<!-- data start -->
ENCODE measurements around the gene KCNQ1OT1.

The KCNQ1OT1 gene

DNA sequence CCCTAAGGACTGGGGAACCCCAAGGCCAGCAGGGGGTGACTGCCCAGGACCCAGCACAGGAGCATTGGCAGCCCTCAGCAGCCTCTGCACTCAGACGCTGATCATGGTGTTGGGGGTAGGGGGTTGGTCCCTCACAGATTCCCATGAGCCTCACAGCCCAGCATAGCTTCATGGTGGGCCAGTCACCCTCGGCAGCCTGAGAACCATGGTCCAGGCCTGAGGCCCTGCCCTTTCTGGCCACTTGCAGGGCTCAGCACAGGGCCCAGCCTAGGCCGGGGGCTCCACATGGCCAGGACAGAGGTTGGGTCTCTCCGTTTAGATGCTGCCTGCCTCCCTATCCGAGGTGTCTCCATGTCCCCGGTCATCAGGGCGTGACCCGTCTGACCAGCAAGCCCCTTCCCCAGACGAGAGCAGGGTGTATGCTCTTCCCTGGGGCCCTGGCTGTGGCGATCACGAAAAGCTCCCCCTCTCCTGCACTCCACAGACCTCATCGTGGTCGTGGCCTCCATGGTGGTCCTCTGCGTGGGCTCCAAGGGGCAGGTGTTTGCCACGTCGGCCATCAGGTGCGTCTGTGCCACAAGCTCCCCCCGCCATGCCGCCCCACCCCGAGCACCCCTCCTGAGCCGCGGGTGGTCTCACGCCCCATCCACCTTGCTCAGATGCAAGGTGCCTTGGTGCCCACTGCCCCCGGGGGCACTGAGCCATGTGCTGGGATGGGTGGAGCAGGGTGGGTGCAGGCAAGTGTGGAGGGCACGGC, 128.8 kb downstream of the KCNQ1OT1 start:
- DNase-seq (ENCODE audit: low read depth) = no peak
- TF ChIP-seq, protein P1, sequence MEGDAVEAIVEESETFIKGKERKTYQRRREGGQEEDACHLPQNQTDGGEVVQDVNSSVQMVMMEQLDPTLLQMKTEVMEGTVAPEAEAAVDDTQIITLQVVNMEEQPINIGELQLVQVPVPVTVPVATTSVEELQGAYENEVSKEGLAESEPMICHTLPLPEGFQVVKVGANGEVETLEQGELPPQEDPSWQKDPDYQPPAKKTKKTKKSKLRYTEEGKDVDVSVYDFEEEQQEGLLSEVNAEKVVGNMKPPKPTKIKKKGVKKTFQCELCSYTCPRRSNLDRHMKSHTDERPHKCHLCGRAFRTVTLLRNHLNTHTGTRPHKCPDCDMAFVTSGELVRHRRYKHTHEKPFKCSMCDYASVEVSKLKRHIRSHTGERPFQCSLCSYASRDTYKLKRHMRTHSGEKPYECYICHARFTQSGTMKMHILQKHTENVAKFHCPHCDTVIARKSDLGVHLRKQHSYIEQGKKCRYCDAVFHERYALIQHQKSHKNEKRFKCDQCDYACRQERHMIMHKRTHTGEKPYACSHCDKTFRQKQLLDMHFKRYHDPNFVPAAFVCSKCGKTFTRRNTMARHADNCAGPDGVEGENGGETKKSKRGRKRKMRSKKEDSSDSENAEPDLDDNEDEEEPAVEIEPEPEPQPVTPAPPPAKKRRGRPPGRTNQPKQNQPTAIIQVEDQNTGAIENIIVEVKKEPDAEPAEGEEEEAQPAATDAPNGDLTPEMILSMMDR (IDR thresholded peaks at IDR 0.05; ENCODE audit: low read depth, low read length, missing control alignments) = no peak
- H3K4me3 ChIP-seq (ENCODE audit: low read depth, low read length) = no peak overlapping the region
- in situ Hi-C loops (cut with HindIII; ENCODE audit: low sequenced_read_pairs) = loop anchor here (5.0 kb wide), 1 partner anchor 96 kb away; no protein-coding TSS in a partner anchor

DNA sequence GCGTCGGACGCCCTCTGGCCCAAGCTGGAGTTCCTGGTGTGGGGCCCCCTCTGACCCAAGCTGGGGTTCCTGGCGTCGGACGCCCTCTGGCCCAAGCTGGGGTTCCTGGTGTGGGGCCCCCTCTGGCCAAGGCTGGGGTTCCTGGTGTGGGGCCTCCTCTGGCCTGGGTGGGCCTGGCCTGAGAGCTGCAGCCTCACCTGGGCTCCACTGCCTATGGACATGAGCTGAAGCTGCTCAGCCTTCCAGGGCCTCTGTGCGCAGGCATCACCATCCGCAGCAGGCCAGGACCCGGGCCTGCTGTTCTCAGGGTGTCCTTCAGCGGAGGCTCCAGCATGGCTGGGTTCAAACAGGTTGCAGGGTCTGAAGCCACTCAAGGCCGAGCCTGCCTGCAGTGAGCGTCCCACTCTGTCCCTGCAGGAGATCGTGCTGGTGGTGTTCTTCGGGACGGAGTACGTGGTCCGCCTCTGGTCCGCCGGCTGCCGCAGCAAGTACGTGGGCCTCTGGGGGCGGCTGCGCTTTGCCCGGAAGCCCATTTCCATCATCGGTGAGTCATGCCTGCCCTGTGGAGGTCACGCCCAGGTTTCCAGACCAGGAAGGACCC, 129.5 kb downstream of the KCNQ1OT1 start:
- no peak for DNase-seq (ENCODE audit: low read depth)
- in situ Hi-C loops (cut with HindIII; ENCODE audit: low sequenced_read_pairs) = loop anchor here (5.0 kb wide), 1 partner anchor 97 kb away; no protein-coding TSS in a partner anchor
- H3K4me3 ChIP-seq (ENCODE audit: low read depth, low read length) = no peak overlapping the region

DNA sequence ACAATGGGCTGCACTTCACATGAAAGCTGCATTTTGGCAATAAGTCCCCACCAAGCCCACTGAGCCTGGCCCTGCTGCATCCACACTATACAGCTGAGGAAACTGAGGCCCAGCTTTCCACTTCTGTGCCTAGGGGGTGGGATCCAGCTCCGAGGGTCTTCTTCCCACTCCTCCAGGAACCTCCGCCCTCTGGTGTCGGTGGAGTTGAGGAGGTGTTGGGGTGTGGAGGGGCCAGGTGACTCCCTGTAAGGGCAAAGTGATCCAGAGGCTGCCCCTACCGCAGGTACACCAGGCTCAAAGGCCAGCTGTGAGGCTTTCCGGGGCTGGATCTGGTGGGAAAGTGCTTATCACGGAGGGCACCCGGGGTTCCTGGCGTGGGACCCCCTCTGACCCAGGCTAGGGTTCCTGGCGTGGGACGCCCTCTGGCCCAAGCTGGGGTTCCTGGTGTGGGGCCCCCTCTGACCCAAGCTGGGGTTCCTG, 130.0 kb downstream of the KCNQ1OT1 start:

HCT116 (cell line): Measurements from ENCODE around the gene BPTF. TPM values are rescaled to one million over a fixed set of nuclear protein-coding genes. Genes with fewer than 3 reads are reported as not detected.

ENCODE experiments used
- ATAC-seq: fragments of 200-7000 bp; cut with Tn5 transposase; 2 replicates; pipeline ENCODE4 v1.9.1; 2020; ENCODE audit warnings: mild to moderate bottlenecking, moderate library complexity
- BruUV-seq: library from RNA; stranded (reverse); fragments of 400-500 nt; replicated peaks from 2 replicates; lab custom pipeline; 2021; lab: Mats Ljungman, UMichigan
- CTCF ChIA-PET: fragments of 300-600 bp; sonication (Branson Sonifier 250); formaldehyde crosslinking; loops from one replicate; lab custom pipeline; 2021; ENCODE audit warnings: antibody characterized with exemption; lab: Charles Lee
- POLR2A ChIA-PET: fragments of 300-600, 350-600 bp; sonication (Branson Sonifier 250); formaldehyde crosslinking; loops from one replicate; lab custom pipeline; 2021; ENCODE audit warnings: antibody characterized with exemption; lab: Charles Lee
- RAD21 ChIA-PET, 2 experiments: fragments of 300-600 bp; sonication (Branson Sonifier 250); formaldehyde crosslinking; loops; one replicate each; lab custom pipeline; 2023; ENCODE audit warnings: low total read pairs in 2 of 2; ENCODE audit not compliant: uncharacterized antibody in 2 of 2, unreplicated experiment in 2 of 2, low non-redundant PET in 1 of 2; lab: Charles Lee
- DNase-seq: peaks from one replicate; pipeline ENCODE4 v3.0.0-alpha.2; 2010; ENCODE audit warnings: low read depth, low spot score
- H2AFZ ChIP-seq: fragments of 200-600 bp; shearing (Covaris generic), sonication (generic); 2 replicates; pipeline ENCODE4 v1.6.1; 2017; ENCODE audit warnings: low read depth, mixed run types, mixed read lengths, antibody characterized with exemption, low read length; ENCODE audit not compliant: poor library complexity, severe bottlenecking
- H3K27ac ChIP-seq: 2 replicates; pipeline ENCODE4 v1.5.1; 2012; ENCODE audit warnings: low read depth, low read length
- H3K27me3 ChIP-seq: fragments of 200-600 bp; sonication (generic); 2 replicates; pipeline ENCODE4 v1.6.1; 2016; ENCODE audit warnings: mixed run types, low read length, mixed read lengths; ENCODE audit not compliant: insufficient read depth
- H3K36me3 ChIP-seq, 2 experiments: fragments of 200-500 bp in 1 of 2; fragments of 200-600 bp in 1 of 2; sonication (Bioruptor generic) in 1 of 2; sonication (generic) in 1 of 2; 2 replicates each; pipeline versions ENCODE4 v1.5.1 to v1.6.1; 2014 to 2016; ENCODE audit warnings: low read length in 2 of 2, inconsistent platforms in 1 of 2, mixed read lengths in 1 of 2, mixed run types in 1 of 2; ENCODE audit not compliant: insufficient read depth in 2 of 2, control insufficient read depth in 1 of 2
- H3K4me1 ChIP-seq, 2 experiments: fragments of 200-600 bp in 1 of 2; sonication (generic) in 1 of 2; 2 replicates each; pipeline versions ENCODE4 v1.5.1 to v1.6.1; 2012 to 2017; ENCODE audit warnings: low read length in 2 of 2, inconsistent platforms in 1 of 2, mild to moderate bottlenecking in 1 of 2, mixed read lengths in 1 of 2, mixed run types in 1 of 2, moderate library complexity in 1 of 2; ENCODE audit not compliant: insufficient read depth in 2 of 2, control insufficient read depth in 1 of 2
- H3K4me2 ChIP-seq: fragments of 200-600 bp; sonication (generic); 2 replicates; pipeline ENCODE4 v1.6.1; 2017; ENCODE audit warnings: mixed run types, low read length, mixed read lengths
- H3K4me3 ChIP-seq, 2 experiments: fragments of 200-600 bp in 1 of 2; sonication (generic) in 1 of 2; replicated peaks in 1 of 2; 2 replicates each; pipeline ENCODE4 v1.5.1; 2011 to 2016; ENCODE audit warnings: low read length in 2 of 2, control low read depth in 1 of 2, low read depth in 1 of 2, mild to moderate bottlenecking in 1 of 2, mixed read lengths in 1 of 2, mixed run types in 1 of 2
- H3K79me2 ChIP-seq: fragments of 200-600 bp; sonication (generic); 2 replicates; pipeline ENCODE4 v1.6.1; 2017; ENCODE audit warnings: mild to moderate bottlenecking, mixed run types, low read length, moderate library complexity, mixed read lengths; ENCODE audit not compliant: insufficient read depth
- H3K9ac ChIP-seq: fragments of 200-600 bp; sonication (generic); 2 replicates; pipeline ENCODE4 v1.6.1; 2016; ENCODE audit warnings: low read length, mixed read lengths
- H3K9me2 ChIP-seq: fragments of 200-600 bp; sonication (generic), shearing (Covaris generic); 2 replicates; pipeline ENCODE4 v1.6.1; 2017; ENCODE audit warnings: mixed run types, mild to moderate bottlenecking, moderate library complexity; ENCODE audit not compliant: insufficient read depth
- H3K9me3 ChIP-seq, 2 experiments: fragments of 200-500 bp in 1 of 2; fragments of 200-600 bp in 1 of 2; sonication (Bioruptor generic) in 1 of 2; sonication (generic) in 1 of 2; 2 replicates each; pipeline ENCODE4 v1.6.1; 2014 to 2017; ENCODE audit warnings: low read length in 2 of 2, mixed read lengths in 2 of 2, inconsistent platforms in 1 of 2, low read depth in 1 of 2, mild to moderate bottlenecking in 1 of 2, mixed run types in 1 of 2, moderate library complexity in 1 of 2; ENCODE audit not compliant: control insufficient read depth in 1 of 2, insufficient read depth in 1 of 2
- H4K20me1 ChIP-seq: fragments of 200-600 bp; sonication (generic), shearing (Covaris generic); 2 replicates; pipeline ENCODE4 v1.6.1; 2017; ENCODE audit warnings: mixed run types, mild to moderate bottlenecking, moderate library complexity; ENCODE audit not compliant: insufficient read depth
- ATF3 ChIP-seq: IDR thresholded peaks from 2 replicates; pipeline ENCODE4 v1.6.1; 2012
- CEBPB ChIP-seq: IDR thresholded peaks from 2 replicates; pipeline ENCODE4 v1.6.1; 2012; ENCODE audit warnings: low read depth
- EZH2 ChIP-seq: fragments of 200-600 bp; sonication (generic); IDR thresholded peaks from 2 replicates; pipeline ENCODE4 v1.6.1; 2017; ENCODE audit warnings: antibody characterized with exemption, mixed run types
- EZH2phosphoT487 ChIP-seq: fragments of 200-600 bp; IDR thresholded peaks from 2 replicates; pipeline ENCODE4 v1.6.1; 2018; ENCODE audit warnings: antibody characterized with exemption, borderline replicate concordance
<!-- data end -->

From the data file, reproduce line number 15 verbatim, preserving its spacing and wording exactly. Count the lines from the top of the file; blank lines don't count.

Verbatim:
- ATAC-seq: fragments of 200-7000 bp; cut with Tn5 transposase; 2 replicates; pipeline ENCODE4 v1.9.1; 2020; ENCODE audit warnings: mild to moderate bottlenecking, moderate library complexity